Of course, it’s perfectly okay for parents to take a few minutes to calm down if their children are having a particularly rough day.  A parent “time-out/in” is very appropriate for these types of situations so that you don’t lose it with your child. This is not punishment for either the parent or the child. All parents need a break from their children.

Just be sure to tell your children that you are feeling really upset and need a moment to calm down.  Children will appreciate knowing that sometimes Mommy and Daddy need their own time-in.

Dealing with meltdowns and upset children is never easy.  But our goal throughout parenting our children should always be maintaining a strong connection and trust with them.  Believe me, you will be grateful when your children are teenagers and feel free to come to you about anything!

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Validation And Distraction

As I am once again plunged into the dark place of grief since I just lost my grandpa only nine months after losing my mother-in-law (I was extremely close to both of them), I am confronted with well-meaning people trying to distract me in order to make me feel better.  I’m also confronted with people who are not compassionate at all towards my deep pain.  I had no idea I would have the latter problem.

But with this post I want to focus on validation and distraction.  From the moment infants are born, many well-meaning people tend to distract infants when they cry instead of validating them and telling them that they will meet their needs.

I mean shushing the infant and saying, “You’re okay.” is not validating them. They are crying for a reason and it’s up to us to validate them and figure out what they need.

Unfortunately, this tendency to use distraction over validation occurs throughout life.  People just aren’t comfortable with anyone of any age showing negative emotions.  And yet, the Bible says:

Rejoice with those who rejoice, and weep with those who weep” (Romans 12:15, NASB).

The Bible also says:

Bear one another’s burdens, and thereby fulfill the law of Christ” (Galatians 6:2, NASB).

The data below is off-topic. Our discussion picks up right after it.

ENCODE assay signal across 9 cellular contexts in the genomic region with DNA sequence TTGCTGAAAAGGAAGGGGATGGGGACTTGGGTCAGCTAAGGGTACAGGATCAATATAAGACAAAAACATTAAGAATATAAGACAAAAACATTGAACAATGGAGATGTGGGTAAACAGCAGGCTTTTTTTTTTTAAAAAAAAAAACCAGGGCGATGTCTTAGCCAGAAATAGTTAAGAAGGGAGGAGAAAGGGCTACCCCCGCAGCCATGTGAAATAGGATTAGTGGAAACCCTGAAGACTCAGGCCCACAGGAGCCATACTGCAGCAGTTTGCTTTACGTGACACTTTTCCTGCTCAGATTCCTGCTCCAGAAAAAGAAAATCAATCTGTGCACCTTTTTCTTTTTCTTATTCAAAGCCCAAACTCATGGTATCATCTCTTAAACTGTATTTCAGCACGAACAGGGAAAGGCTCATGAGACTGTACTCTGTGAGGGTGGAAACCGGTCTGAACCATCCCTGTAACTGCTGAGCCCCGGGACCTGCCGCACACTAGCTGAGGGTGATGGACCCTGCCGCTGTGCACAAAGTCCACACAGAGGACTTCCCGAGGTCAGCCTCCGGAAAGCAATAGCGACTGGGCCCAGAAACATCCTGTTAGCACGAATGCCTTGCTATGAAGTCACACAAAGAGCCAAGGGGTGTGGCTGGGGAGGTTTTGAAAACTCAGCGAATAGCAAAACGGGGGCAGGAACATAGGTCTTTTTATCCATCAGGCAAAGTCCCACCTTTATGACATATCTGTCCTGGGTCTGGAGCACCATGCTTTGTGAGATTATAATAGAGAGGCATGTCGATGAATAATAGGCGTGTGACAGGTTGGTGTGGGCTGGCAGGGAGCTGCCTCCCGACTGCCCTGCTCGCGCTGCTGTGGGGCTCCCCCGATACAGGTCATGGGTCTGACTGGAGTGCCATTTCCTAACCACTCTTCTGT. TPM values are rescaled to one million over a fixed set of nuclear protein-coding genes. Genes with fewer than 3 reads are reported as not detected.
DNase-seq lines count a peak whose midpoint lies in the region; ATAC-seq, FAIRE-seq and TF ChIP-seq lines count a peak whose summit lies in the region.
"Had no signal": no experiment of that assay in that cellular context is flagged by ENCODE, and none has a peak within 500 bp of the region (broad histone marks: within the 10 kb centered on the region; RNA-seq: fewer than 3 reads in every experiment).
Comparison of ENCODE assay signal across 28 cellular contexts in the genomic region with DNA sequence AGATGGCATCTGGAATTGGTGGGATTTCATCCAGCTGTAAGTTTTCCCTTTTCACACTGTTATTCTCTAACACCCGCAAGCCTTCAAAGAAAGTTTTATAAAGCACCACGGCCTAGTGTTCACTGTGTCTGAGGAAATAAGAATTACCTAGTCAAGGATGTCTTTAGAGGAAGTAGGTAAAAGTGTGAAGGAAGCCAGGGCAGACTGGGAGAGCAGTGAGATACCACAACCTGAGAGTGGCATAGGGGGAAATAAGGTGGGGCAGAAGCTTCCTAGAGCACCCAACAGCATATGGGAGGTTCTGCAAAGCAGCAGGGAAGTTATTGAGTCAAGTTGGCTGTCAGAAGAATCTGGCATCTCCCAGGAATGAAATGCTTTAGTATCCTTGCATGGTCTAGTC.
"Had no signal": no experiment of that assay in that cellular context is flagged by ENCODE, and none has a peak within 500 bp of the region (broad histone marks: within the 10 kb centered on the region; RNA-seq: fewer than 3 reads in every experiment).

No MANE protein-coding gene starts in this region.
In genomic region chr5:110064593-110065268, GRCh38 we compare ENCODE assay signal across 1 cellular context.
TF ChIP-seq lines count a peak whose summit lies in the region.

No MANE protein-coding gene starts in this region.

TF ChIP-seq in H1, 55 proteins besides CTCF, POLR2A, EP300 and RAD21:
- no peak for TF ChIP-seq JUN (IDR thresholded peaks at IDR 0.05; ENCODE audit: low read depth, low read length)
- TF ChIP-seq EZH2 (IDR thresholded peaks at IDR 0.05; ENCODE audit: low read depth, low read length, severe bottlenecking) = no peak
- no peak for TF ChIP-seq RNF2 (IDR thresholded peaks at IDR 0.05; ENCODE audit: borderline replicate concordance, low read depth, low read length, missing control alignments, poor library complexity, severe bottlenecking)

We can rejoice easy enough with people, but when it comes to weeping and mourning with them, many run the other way.  I believe this is due to being taught distraction from birth.  It’s easier to say, “You’re okay,” and try to make someone smile and laugh than to sit down with them and listen to their pain and cry with them.

I find the most peace when people tell me that everything I am feeling right now is normal and to take my time. After all, to truly semi heal from great loss is to feel the pain and let it pass.  God never distracts us from our pain.  He is right here feeling it with us and comforting us.  Encouragement is also so helpful to anyone of any age.

All this being said, I believe there is a place for respectful distraction.  But it must always come after validation.  Offering a young child something to do after he/she has pretty much worked through his/her upset is fine as long as the child can refuse it.  Sending a funny video to a hurting person is okay as long as it is preferenced with “I know you’re having a hard time.  I thought this might give you a smile.”  Offering to take a grieving person out is okay as long as you are ready to hear them talk about the pain and maybe even see him/her cry.

Hurting, upset people of all ages need validation over distraction!  Yes, taking a break from our pain is important, but without the support and validation of others, it makes the healing process take longer.  It also causes children to learn that negative feelings are unacceptable and that they should repress and deny their pain.

If there is physical pain then validating it should still come before distraction.  I use distraction as a coping mechanism but I recognize that I must feel the pain too as, unfortunately, pain is a part of this life on Earth.

May we always validate each other so that no one must carry their pain and burdens alone.

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Guest Post: A Walmart Story By Elaine Murphy

Just got back from the Walmart. My husband and I heard a child screaming in what sounded like pain. I’m ignoring it realizing that I’m in Walmart and that’s a common sound and I don’t want to go off on anybody because one of these days, I’m going to be killed during one of my “parenting” interventions. The crying went on and on unabated. I was having a panic attack and told my husband that I had to find this child obviously in distress and no doubt being abused.

In the frozen food aisle, there they were. A beautiful toddler boy with long brown hair being cradled on his young mother’s lap as she sat on the floor rocking him back and forth telling him that she’s sorry that he’s upset. She also told him, “I’m sorry it’s not here. We’ll talk to the store people and see if it will be in soon.”

Then, an older girl about ten walked up and said, “They said it won’t be here for a couple of days.” As she rubbed the little boy’s head.

The mother looked annoyed at this information, thanked her daughter and told the little boy again, “I’m so sorry.” The little boy nodded his head as he made a valiant attempt to choke back his tears.